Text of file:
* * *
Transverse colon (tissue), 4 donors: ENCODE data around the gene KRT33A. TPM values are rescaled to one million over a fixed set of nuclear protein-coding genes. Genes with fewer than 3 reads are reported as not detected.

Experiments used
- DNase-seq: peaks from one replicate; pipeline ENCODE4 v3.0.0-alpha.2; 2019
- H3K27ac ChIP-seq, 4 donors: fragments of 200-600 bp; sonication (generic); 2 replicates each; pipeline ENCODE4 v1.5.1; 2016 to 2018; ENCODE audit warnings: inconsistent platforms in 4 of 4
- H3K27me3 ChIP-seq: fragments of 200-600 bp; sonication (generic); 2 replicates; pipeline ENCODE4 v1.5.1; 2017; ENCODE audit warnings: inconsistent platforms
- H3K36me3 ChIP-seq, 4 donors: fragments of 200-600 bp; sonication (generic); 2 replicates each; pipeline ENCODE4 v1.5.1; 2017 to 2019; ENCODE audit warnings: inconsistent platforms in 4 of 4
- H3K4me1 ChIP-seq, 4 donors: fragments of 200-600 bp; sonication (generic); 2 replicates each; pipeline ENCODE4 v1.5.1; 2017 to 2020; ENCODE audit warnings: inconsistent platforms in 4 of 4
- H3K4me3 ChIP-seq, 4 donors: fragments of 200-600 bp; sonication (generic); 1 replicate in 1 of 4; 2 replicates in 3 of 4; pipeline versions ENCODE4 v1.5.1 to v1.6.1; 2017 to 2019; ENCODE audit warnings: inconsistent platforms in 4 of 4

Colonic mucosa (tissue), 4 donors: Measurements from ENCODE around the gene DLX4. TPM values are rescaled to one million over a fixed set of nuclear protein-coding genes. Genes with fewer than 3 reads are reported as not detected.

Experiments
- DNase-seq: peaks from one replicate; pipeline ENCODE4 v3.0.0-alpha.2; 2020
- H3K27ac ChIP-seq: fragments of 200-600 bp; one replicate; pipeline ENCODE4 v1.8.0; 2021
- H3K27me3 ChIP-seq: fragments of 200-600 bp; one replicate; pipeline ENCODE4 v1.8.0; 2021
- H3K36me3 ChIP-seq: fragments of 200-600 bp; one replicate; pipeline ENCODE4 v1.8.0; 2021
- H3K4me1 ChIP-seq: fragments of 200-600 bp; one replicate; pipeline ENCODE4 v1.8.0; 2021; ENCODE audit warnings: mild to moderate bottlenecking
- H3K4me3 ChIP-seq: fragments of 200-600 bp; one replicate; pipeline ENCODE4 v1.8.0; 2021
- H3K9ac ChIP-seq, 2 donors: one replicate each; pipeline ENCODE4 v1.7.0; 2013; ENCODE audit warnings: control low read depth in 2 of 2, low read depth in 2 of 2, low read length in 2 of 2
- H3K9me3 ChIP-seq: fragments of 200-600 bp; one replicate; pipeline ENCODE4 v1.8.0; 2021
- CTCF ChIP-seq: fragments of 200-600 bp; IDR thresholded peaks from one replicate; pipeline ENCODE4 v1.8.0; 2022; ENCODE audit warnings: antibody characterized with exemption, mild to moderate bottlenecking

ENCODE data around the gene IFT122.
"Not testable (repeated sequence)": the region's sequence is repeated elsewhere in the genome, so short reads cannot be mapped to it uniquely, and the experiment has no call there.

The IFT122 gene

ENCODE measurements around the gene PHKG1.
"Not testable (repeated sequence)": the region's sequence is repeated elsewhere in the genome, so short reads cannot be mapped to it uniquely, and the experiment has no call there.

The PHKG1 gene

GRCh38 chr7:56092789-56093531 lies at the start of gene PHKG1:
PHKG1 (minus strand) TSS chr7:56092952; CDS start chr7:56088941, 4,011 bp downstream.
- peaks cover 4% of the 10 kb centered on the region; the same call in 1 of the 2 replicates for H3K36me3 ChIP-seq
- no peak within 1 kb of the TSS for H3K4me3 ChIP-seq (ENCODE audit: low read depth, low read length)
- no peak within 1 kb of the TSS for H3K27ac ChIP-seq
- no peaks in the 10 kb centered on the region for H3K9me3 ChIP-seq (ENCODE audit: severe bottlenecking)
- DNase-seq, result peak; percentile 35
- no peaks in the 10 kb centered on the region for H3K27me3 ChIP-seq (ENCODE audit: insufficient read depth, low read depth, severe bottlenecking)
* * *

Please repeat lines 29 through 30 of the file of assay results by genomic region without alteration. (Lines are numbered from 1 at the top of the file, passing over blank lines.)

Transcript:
- no peak within 1 kb of the TSS for H3K4me3 ChIP-seq (ENCODE audit: low read depth, low read length)
- no peak within 1 kb of the TSS for H3K27ac ChIP-seq